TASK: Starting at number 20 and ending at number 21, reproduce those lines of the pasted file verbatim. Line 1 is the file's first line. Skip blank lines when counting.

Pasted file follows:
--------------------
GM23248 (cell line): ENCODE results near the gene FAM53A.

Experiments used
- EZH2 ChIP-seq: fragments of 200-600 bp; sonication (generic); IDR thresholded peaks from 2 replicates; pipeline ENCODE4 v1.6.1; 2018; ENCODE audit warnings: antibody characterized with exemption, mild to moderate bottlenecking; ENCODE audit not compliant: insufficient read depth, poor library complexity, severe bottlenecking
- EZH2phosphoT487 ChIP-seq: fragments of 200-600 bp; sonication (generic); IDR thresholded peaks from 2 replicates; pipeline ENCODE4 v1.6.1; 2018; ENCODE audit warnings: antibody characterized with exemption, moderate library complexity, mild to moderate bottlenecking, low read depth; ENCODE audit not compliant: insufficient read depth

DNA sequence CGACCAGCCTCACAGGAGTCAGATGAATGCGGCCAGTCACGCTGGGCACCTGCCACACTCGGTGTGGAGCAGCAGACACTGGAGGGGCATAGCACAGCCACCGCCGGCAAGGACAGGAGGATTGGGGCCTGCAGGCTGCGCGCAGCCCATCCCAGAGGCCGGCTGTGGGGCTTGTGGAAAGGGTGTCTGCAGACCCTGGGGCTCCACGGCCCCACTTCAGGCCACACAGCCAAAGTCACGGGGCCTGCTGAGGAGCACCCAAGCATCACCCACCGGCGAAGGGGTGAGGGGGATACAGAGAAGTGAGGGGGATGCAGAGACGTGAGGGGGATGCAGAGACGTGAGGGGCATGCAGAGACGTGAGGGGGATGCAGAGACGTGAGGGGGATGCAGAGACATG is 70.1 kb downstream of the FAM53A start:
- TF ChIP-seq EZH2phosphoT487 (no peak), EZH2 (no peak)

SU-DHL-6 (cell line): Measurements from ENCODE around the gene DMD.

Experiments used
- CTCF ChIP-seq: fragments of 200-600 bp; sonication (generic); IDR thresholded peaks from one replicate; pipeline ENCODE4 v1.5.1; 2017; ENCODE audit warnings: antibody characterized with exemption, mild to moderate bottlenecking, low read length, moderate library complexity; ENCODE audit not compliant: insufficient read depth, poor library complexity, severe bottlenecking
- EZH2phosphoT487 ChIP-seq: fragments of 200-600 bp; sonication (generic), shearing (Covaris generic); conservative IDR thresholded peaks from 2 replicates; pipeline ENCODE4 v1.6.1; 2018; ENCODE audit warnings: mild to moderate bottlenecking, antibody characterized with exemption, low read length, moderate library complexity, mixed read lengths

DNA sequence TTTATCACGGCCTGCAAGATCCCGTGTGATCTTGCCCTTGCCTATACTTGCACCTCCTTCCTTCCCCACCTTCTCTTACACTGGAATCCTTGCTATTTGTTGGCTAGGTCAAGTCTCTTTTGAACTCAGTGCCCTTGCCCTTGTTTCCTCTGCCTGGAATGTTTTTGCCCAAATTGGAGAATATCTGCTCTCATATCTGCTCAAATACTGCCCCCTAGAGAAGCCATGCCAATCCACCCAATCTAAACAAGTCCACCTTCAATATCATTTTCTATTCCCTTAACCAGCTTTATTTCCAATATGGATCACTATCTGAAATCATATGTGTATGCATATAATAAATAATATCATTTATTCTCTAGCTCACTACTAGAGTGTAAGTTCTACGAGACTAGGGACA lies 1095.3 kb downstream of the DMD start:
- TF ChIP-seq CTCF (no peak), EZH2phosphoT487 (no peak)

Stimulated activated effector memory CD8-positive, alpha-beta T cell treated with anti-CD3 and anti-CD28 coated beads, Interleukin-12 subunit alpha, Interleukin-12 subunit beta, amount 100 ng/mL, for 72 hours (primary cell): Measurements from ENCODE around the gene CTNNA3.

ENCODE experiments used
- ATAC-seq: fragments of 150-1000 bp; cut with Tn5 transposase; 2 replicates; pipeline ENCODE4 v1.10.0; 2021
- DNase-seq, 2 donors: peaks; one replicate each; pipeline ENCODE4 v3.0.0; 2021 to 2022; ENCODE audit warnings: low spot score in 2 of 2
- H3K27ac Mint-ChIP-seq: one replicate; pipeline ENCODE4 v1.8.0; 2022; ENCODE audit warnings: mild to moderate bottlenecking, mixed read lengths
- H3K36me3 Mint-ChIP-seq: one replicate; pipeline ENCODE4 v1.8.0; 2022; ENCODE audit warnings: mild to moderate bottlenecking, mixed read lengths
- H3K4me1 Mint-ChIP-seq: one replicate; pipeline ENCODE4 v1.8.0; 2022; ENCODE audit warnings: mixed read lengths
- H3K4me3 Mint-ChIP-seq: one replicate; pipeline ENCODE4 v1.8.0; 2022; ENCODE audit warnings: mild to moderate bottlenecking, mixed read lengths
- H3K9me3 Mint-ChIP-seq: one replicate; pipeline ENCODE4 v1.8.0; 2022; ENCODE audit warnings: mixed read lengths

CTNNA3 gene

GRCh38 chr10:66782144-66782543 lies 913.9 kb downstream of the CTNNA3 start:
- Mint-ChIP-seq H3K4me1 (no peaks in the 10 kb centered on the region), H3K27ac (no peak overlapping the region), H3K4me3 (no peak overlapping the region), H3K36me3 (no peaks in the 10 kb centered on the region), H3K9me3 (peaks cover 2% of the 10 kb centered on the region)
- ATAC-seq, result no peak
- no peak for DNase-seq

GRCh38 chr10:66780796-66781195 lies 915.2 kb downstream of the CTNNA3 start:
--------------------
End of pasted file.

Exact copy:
- H3K4me3 Mint-ChIP-seq: one replicate; pipeline ENCODE4 v1.8.0; 2022; ENCODE audit warnings: mild to moderate bottlenecking, mixed read lengths
- H3K9me3 Mint-ChIP-seq: one replicate; pipeline ENCODE4 v1.8.0; 2022; ENCODE audit warnings: mixed read lengths